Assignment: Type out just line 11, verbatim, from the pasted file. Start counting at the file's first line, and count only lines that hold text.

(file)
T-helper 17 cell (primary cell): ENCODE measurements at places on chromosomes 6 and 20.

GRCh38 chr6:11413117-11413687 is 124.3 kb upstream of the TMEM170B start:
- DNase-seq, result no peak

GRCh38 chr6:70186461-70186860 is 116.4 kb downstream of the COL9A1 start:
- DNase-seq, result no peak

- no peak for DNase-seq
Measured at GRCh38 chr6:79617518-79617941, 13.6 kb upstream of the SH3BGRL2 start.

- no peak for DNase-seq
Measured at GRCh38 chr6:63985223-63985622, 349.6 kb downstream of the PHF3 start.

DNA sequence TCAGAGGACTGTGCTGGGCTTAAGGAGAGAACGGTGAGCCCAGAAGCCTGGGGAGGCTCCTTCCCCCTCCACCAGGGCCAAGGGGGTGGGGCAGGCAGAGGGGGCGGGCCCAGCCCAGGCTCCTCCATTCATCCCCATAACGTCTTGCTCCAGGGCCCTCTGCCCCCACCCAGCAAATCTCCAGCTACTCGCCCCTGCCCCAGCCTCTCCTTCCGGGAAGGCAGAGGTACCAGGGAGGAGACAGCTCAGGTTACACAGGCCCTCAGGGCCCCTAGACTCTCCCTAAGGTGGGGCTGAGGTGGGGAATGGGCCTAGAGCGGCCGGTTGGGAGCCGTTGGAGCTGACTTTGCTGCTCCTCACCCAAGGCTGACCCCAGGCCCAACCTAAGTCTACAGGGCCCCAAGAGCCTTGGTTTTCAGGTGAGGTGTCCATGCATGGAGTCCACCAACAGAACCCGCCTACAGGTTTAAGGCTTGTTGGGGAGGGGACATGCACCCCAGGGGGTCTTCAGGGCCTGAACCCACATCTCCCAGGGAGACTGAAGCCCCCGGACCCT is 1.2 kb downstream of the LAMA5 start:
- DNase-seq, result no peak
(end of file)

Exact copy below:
- DNase-seq, result no peak